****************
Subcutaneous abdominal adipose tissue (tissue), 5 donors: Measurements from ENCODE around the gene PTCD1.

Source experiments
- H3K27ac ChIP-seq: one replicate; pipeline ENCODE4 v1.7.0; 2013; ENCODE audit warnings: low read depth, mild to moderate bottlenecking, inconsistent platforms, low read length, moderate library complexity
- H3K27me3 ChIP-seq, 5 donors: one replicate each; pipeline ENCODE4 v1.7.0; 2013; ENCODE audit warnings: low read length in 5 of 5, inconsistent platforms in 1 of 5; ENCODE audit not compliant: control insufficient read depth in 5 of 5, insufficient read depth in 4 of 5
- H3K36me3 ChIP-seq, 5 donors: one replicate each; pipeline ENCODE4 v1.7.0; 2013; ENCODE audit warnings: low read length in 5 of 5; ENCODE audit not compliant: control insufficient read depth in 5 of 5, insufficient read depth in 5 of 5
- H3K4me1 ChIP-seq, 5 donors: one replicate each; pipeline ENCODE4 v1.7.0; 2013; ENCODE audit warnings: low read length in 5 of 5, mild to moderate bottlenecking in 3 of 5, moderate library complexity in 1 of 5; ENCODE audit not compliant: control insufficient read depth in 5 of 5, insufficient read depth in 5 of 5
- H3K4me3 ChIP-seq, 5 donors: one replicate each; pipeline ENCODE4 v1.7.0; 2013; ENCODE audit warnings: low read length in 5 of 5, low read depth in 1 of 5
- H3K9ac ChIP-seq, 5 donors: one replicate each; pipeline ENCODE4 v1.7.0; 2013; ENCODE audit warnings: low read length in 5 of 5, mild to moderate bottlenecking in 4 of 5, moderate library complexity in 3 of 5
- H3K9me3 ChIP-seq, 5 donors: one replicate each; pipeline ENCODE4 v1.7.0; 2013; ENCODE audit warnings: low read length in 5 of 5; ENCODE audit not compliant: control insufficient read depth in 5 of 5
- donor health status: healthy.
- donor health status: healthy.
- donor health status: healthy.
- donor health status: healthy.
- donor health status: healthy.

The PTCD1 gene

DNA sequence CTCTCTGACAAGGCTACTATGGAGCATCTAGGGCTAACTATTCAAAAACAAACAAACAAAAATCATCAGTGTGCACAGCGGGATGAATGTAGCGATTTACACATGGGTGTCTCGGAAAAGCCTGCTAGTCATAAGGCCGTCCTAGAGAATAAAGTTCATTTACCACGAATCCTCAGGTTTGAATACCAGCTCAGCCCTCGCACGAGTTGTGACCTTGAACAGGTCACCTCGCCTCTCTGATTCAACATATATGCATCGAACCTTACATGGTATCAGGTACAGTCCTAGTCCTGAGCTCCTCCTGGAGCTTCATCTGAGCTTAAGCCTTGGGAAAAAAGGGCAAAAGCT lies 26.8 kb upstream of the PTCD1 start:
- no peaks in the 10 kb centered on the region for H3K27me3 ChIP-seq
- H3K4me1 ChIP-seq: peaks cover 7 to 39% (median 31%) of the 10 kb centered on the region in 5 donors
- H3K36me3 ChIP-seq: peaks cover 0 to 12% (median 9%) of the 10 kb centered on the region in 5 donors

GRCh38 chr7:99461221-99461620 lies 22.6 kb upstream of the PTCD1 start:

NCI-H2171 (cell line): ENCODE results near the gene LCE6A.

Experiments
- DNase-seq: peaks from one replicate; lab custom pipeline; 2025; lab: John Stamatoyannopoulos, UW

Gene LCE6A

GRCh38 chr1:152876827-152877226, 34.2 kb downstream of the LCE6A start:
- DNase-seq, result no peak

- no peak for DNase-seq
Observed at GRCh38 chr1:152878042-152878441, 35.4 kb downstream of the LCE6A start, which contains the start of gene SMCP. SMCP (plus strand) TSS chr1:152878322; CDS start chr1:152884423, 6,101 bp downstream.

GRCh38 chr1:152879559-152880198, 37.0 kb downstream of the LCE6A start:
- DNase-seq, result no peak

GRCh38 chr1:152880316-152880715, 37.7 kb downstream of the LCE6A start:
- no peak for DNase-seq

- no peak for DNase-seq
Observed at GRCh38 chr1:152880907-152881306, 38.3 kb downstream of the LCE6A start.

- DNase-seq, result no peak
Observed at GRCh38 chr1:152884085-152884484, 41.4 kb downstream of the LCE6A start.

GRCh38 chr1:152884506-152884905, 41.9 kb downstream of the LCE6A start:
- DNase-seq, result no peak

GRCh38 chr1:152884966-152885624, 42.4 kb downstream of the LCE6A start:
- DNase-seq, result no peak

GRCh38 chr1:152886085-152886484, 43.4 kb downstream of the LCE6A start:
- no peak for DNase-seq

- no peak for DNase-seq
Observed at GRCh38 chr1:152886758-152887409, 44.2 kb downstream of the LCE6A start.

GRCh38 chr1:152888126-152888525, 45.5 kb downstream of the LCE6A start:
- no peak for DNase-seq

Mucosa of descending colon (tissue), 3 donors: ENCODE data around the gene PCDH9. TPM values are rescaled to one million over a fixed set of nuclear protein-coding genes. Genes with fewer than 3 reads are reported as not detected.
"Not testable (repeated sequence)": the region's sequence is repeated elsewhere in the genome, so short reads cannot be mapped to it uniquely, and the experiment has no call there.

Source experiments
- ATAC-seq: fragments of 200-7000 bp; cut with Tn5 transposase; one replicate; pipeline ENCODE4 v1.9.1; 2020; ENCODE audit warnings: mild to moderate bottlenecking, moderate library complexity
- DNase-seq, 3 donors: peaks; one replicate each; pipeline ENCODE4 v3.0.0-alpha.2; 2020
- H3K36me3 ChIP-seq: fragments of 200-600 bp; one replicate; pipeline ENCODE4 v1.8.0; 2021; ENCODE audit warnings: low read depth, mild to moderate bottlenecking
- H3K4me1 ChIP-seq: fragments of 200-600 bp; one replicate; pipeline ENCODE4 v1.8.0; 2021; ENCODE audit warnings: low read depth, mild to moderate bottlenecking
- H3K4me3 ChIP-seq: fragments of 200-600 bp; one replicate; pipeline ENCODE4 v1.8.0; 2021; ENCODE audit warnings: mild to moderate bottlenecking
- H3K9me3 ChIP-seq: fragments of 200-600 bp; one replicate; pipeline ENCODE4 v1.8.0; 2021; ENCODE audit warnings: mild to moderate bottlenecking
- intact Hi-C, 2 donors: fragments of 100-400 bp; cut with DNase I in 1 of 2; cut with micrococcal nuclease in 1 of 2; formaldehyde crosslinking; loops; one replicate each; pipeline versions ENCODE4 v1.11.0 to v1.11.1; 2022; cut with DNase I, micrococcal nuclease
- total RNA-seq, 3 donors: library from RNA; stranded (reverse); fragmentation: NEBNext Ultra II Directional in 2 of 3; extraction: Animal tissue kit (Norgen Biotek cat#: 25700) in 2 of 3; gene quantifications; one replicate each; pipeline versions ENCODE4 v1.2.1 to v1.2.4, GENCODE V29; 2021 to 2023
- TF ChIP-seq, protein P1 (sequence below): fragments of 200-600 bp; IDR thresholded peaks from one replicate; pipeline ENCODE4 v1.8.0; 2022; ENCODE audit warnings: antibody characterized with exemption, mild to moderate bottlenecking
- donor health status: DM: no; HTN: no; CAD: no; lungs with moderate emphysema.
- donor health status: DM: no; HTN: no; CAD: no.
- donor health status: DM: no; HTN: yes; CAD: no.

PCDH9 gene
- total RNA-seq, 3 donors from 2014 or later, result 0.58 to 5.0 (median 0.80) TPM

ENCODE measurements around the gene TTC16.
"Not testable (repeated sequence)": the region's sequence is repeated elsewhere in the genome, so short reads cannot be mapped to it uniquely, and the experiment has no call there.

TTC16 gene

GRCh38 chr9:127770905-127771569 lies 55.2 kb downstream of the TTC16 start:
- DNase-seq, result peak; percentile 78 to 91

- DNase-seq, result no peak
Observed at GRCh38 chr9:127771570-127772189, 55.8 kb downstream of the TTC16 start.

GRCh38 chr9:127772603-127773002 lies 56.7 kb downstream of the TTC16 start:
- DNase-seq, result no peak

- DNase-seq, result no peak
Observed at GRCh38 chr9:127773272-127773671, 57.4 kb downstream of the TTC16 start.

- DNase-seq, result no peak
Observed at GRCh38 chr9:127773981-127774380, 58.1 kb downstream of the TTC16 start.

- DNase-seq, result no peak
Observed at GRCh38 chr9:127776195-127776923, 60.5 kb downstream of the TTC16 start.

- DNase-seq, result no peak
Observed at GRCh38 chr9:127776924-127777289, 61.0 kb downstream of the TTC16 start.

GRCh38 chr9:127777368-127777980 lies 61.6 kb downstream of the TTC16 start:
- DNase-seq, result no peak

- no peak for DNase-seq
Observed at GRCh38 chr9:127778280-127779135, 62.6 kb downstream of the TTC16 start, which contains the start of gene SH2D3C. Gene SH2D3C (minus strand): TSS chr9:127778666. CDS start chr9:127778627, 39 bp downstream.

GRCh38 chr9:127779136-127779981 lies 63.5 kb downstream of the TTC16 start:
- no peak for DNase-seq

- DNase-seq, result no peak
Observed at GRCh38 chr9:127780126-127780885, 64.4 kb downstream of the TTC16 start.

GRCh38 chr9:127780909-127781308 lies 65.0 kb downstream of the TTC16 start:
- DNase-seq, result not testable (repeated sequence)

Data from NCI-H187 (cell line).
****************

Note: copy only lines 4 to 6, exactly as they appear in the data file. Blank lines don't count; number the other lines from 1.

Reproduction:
- H3K27me3 ChIP-seq, 5 donors: one replicate each; pipeline ENCODE4 v1.7.0; 2013; ENCODE audit warnings: low read length in 5 of 5, inconsistent platforms in 1 of 5; ENCODE audit not compliant: control insufficient read depth in 5 of 5, insufficient read depth in 4 of 5
- H3K36me3 ChIP-seq, 5 donors: one replicate each; pipeline ENCODE4 v1.7.0; 2013; ENCODE audit warnings: low read length in 5 of 5; ENCODE audit not compliant: control insufficient read depth in 5 of 5, insufficient read depth in 5 of 5
- H3K4me1 ChIP-seq, 5 donors: one replicate each; pipeline ENCODE4 v1.7.0; 2013; ENCODE audit warnings: low read length in 5 of 5, mild to moderate bottlenecking in 3 of 5, moderate library complexity in 1 of 5; ENCODE audit not compliant: control insufficient read depth in 5 of 5, insufficient read depth in 5 of 5